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Serfdom, the State, and the Problem of Enforcement

Until fairly recently, history was written primarily with a focus on the state, using sources generated by states (or early versions of states). Historians' views of how past societies worked came from sources that actually told us more about how societies were governed or how those in government thought their societies worked (or ought to … Continue reading Serfdom, the State, and the Problem of Enforcement

Sherman’s March

What were the effects of the capital destruction wrecked on the South during Sherman's March? Comparing neighboring counties that differ only on whether or not they were unlucky enough to be in the way of Sherman’s scorched earth campaign, new work shows that destruction did have significant medium-run effects on the southern economy.

Revenge

Vengeance, retribution meted out by an individual or social group against someone who has harmed them, has long fascinated social scientists. From blood feuds in the Balkan mountains to honor killings in the US South to rido in the Philippines, ethnographers have thoroughly studied these extreme forms of retaliation and the environments in which they … Continue reading Revenge

Identity Taxation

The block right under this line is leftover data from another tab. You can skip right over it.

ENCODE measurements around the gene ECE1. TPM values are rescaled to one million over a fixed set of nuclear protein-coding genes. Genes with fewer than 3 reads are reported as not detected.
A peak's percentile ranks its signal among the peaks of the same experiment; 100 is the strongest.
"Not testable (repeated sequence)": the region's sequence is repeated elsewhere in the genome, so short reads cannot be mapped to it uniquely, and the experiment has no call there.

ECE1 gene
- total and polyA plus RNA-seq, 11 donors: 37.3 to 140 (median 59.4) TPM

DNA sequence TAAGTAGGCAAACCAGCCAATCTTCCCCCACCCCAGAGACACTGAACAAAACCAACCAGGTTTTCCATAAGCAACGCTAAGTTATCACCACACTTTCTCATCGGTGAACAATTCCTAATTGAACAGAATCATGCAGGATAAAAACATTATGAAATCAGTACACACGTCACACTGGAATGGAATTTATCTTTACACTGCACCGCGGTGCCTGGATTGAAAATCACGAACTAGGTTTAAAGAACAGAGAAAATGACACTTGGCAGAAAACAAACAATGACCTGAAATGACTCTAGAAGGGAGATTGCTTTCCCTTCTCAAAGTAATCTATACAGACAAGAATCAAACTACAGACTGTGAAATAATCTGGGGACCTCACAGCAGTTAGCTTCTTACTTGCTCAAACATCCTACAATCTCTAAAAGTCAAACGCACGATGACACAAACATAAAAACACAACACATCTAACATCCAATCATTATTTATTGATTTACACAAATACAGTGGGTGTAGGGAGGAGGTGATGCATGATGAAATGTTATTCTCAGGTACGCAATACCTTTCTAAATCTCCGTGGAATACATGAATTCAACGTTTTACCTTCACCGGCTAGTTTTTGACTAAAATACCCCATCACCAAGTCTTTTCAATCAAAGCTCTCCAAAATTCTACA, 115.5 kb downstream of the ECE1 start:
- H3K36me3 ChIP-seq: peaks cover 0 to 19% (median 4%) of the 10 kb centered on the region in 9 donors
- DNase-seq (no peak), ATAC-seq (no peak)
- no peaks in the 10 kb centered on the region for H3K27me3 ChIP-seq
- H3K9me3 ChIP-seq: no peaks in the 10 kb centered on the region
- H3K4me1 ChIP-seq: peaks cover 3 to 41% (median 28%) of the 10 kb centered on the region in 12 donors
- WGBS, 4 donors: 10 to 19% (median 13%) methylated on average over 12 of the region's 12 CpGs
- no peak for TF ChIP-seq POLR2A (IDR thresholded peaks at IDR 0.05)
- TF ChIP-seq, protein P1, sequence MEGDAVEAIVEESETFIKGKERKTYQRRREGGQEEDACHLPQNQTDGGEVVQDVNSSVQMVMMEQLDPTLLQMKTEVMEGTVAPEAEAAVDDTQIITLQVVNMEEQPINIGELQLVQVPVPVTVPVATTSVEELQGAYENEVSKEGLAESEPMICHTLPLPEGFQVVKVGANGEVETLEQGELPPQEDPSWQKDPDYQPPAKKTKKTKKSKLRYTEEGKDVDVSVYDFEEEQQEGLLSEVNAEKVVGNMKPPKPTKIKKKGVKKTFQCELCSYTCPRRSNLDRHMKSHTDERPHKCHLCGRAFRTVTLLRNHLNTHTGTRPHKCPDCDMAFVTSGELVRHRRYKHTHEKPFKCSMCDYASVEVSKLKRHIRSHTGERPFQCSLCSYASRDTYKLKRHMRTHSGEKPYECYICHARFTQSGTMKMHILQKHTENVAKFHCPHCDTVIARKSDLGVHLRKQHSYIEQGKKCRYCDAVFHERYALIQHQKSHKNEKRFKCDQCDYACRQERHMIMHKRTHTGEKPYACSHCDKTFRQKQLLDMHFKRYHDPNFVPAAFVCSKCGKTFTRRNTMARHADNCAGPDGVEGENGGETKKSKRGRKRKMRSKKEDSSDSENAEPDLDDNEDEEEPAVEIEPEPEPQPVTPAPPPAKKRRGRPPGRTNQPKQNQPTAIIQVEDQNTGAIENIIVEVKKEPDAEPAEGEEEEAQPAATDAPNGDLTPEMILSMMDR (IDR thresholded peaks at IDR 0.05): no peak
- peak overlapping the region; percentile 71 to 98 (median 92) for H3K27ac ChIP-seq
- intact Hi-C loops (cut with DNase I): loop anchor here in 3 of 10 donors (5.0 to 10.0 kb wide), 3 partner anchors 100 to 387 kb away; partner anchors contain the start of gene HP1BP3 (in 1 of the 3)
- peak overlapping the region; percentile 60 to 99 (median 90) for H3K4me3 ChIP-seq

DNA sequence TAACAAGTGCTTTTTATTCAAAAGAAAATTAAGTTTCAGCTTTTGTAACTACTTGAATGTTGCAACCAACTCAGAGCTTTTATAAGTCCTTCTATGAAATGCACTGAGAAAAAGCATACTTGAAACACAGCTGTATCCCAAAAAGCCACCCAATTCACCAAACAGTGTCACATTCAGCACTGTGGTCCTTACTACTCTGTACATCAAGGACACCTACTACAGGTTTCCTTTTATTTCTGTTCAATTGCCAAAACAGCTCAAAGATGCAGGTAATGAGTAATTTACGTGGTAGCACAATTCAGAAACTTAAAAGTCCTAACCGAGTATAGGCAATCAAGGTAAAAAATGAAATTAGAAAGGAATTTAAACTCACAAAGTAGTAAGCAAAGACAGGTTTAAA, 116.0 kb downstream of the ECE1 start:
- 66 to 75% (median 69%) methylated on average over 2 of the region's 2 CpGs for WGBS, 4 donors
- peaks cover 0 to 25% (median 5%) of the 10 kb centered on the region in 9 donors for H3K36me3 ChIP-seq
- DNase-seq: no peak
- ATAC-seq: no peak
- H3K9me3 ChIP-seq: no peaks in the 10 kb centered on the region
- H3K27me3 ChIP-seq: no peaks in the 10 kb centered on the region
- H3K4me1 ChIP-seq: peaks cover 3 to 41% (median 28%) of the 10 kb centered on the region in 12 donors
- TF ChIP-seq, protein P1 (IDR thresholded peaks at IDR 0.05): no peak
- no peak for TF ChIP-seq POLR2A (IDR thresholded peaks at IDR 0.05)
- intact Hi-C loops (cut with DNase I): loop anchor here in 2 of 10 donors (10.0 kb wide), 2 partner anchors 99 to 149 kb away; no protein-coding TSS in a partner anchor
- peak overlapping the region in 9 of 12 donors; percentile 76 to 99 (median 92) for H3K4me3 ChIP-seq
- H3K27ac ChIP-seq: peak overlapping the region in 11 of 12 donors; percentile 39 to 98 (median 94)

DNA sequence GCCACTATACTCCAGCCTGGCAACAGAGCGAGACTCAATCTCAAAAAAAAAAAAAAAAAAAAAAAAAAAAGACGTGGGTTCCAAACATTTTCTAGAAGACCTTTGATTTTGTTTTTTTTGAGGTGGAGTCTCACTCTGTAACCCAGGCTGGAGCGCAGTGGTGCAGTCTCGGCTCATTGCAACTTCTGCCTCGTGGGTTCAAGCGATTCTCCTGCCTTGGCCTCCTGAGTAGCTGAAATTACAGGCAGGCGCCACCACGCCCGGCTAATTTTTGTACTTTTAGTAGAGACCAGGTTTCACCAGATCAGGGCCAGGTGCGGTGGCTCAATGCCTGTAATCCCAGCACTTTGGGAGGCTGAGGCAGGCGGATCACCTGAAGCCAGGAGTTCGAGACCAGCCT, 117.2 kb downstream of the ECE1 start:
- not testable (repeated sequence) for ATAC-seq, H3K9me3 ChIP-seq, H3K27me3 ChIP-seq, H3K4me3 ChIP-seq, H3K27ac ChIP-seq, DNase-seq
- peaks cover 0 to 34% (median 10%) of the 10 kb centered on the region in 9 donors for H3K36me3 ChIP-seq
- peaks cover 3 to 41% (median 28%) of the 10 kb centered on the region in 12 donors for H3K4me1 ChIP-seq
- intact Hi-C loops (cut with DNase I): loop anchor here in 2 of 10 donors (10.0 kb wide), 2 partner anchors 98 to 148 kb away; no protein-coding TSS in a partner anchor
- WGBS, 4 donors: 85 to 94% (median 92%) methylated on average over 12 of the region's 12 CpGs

Rulers who do not identify with certain segments of the population on religious, cultural, political, economic, or sexual orientation grounds are often motivated to induce these “unwanted” populations to convert, assimilate, emigrate, or any other means of complying with the ruler’s identity. Both the historical and social sciences literatures have largely focused on the persecution … Continue reading Identity Taxation

Big and Small Gods

Religious and supernatural beliefs are nearly universal across societies. While the belief systems vary in their specific tenets, they range from belief systems that include a moralizing high God to much more decentralized belief systems that feature ancestors, witchcraft, and sorcery. Understanding the origins and effects of these various belief systems for individual and group … Continue reading Big and Small Gods

Adventures with an (Almost) Amazing Dataset

This post is about an amazing dataset that looks reliable at first glance but has some serious issues when you look closer.[1] The individual errors are small, subtle, and hard to spot. When added together, though, they can cause big problems for HPE researchers. Before I get into the details about the specific dataset—why so … Continue reading Adventures with an (Almost) Amazing Dataset

HPE of Climate Change: The Little Ice Age in Europe

Anthropogenic climate change is the defining challenge of this century. Understanding how societies respond to it can help us anticipate and mitigate its consequences. Most academic literature to date has focused on the short-term effects of weather shocks and natural disasters (see review by Vally Koubi). This approach has generated important insights, but does not … Continue reading HPE of Climate Change: The Little Ice Age in Europe